With the increasing reliance of terrorist and extremist groups upon mass media and the internet as a tool for spreading their propaganda, corporations are mobilizing and discovering brand new, innovative ways to fight back. Facebook, the world’s largest social network, has joined the ranks of companies bringing out guns of their own.
The company has brought out a brand new tool called counter speech that will help counter speakers combat extremist opinions on the net.
Combating views that propagate wrong and hateful things on the internet is pretty hard. After all, what are you to do? Well, people have found a novel, gandhian way to fight against the like by bombarding such negative propaganda with likes and nice comment.
In 2014, for example, almost 100,000 people virtually swamped a neo-nazi Facebook page with likes and comments. The idea garnered much support amongst the community and even some of Facebooks top officials, including COO Sheryl Sandberg, endorsed it.
Speaking on the topic, Susan Benesch, a faculty associate of the Berkman Center for Internet and Society at Harvard University and director of the Dangerous Speech Project, said,
Google and Facebook have latched onto this notion as a means of responding to objectionable or harmful content and now they are beginning to do things to try to encourage it,
Work on Counter Speech started in earnest in December when Ms. Bickert, Facebook’s head of global policy management, started focusing her attention on ways of countering terrorist propaganda. One of the major questions that arose from the discussion included making sure that other people are also able to see it.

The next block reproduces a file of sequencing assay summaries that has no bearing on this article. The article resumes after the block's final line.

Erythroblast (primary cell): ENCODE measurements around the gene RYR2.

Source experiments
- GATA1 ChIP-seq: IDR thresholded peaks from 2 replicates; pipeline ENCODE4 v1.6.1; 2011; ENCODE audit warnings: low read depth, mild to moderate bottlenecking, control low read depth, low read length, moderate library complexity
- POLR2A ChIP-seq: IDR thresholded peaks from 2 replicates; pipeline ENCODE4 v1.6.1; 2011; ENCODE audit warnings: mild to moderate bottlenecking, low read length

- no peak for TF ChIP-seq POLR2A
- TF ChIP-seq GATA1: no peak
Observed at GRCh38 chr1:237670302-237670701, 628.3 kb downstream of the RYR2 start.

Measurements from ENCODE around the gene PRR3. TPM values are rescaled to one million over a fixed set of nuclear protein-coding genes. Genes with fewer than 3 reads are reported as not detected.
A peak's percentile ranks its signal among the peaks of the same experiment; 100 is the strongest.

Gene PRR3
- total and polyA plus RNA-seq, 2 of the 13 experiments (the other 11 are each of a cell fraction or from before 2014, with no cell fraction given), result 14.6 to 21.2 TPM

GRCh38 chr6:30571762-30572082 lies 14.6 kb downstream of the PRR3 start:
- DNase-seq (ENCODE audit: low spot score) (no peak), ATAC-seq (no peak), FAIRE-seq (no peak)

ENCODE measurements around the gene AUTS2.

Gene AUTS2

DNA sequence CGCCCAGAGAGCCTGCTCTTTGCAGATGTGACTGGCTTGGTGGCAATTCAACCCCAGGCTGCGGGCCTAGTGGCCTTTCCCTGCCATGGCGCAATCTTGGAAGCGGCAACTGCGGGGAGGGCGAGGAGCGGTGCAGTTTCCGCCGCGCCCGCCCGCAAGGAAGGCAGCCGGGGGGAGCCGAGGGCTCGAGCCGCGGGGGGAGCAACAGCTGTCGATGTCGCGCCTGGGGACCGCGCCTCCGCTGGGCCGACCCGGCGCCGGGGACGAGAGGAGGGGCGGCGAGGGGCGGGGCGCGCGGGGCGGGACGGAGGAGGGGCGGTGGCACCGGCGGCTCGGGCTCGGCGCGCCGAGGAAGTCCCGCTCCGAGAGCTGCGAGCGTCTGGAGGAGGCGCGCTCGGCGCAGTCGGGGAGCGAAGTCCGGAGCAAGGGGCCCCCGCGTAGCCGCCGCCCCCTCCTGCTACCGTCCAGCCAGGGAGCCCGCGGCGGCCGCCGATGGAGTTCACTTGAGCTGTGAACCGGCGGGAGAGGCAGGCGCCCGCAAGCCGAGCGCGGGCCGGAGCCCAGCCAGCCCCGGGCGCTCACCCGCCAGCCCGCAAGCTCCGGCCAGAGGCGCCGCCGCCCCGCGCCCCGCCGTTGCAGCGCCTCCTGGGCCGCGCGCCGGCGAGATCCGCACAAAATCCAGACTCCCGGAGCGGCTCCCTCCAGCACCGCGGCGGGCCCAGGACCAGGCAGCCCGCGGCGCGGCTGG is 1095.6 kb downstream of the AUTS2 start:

One of the ways discovered by Facebook was offering cash incentives in form of ad credits to counter speakers — as they are being popularly called. For example, last year, Mr. el Ayachi, a German Comedian filmed a video to counter claims from a Greek right-wing group that eating halal meat is poisonous to Christians. Facebook rewarded him with ad credits worth $1000.
Similarly, last year various colleges were encouraged to take part in a competition to promote counter speech around the world in two different competitions, and were awarded $2,000 and $200 ad credits, respectively.
However, its not certain if these efforts are actually having an effect. Statistics by a U.K. think tank Demos show that there were 25,522 posts on populist right-wing pages and barely a tenth of that on counter speech pages. That said, the efforts by Facebook and others is bound to have a positive impact and encourage people who are willing to give their voices to the fight against terror over the virtual frontiers.